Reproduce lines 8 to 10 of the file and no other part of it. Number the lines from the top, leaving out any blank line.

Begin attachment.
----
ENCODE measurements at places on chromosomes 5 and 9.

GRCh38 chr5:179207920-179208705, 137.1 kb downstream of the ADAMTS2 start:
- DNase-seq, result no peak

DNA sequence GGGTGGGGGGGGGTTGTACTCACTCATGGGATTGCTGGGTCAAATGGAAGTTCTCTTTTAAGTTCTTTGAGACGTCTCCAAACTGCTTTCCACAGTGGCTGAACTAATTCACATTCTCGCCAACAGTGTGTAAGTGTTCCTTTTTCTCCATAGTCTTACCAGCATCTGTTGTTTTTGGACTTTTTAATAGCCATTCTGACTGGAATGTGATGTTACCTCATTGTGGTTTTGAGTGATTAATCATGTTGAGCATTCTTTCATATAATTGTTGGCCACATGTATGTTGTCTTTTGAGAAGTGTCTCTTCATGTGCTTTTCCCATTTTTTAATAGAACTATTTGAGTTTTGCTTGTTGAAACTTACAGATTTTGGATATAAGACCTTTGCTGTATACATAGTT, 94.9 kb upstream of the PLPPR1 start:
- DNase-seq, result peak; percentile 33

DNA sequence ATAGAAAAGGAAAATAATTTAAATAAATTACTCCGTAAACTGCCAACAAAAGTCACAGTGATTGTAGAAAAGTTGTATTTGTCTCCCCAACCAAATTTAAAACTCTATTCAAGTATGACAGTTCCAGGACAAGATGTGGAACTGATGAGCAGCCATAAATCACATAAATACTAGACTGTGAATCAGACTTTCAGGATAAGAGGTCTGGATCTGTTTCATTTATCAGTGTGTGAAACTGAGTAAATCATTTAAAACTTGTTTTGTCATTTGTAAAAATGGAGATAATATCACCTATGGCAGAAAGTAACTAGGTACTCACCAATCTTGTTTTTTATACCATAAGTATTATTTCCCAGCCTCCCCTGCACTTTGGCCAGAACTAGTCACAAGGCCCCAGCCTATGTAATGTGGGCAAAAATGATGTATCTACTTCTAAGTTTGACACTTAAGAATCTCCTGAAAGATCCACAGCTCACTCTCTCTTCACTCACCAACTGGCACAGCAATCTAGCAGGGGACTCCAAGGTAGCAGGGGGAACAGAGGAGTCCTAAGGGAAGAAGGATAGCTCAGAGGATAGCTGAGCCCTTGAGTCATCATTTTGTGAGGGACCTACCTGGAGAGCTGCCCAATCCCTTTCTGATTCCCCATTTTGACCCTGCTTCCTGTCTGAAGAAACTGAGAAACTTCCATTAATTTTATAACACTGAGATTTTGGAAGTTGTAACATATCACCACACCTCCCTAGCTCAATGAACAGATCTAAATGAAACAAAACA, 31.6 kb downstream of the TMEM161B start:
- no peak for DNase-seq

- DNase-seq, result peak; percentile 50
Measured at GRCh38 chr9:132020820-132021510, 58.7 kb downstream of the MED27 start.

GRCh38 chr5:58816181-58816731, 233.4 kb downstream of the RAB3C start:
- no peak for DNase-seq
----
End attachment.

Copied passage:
- DNase-seq, result peak; percentile 50
Measured at GRCh38 chr9:132020820-132021510, 58.7 kb downstream of the MED27 start.

GRCh38 chr5:58816181-58816731, 233.4 kb downstream of the RAB3C start: